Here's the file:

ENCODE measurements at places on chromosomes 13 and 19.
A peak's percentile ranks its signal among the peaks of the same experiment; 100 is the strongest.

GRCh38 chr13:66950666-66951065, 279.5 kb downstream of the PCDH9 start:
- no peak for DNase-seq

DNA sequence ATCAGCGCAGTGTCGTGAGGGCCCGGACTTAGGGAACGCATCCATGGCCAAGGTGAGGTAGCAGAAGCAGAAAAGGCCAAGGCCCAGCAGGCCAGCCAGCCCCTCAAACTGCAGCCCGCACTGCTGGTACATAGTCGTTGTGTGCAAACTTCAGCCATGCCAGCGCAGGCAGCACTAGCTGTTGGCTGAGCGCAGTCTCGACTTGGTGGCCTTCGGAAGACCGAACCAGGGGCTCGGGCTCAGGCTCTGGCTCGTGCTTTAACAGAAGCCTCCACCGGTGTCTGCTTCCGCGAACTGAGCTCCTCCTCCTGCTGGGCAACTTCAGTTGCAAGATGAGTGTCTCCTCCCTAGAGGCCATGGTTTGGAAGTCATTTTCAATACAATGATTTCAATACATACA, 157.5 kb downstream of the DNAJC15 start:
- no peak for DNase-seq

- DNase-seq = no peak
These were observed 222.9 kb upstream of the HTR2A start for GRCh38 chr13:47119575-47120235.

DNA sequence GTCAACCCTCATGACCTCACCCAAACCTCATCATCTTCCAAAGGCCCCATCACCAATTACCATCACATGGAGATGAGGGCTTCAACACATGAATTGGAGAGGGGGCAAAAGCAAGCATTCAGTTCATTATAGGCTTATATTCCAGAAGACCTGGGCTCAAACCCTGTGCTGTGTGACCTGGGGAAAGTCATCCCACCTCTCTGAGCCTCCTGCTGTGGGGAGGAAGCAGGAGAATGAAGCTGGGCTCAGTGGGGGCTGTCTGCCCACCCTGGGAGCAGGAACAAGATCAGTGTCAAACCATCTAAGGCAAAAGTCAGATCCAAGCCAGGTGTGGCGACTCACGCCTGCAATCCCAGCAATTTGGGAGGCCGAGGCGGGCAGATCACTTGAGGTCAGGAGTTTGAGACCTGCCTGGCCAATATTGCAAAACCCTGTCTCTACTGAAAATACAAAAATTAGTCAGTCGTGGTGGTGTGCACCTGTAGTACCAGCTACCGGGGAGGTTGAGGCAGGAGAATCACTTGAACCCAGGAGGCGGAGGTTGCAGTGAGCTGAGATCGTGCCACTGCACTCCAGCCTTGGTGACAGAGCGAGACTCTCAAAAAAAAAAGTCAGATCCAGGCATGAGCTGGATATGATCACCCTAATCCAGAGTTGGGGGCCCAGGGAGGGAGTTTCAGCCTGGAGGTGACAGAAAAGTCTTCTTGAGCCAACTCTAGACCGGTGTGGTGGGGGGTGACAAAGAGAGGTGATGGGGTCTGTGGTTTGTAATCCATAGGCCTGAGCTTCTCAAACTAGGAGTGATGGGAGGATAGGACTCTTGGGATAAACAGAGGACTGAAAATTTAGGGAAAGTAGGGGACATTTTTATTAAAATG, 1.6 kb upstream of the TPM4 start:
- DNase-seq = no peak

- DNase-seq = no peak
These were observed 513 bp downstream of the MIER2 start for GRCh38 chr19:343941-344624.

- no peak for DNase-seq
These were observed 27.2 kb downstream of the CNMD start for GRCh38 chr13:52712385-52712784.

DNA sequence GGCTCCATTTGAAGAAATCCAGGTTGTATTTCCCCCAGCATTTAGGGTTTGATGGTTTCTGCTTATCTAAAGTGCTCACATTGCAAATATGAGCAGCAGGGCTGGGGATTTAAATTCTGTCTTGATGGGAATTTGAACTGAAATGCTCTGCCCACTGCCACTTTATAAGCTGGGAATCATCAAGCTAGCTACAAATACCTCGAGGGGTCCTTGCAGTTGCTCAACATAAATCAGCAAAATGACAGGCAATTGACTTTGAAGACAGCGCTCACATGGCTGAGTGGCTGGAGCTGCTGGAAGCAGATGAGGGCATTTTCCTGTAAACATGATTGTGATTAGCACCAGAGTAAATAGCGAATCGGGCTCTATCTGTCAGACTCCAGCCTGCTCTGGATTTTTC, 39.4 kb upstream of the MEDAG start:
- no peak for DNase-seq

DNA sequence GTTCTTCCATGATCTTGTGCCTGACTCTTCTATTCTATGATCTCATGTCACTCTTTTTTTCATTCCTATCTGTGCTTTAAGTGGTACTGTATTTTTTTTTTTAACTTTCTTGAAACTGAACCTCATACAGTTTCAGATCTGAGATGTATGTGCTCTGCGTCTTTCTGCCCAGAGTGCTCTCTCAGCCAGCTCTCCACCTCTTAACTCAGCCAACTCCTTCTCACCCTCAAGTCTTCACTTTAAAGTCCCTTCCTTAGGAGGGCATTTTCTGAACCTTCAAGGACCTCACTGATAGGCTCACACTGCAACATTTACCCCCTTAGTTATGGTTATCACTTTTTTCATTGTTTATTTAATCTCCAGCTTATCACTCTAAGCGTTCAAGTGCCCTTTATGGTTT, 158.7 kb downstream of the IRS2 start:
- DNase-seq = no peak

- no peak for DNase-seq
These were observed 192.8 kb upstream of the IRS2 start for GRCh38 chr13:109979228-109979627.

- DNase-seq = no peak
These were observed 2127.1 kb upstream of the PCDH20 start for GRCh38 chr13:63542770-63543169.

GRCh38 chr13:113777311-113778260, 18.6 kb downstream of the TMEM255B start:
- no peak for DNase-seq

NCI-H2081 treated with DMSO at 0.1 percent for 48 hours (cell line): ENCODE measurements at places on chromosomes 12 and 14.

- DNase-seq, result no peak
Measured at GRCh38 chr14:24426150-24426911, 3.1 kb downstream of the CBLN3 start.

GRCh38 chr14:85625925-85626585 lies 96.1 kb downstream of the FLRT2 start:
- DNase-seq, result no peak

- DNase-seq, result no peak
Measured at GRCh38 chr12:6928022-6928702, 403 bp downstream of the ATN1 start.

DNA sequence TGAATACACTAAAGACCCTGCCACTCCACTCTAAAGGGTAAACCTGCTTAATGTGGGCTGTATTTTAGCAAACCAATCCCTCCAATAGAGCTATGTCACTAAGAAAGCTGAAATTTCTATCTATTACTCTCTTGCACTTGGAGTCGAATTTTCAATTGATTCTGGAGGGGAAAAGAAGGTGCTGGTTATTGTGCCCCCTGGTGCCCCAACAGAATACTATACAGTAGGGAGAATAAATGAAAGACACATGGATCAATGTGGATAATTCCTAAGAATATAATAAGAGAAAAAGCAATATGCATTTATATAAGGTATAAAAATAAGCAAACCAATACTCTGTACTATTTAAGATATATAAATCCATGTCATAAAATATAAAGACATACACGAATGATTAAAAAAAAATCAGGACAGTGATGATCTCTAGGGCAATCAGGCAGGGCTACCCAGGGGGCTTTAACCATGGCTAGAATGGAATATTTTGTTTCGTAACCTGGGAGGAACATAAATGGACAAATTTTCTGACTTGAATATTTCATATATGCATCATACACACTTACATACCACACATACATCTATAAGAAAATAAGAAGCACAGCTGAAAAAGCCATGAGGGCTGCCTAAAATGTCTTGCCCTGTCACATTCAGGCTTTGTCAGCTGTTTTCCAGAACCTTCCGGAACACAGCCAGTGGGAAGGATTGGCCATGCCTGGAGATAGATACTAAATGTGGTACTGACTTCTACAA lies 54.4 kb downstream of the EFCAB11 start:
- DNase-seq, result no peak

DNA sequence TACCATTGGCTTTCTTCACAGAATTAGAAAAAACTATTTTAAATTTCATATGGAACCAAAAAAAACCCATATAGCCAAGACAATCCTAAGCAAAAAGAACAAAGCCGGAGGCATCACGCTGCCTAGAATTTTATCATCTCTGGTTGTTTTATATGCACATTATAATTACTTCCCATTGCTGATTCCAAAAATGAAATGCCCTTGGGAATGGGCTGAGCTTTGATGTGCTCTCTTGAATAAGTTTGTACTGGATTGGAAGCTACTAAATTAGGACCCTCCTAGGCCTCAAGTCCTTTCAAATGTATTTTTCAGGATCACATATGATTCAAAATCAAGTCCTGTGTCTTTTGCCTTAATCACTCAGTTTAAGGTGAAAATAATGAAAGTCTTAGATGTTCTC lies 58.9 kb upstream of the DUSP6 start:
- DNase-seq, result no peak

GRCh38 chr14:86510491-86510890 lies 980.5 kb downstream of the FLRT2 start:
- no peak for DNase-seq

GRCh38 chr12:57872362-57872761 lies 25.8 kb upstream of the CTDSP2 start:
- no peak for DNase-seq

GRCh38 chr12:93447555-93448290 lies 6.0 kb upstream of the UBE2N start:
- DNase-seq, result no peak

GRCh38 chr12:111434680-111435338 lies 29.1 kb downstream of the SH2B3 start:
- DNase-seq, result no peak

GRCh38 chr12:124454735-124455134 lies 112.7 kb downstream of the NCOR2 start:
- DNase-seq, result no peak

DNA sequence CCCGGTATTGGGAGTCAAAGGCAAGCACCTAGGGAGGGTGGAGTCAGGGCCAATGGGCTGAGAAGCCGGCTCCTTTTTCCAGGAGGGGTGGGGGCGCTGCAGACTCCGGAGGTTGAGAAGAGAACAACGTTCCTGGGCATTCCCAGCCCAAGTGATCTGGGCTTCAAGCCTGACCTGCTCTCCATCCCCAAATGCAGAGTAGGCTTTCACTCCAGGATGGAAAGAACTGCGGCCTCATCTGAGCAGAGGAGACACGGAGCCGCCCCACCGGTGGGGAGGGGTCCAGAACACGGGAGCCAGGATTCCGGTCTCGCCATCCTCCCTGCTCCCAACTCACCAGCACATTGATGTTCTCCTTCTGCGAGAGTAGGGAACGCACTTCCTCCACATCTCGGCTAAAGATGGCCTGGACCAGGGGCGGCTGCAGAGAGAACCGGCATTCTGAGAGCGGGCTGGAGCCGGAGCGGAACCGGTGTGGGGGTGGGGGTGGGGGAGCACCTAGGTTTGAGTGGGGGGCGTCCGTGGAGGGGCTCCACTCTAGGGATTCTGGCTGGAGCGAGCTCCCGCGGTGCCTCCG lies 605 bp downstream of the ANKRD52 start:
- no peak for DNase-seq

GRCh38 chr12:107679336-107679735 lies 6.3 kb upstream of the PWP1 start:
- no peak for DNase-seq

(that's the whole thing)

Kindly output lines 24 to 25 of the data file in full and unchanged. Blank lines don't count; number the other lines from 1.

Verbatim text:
- no peak for DNase-seq

NCI-H2081 treated with DMSO at 0.1 percent for 48 hours (cell line): ENCODE measurements at places on chromosomes 12 and 14.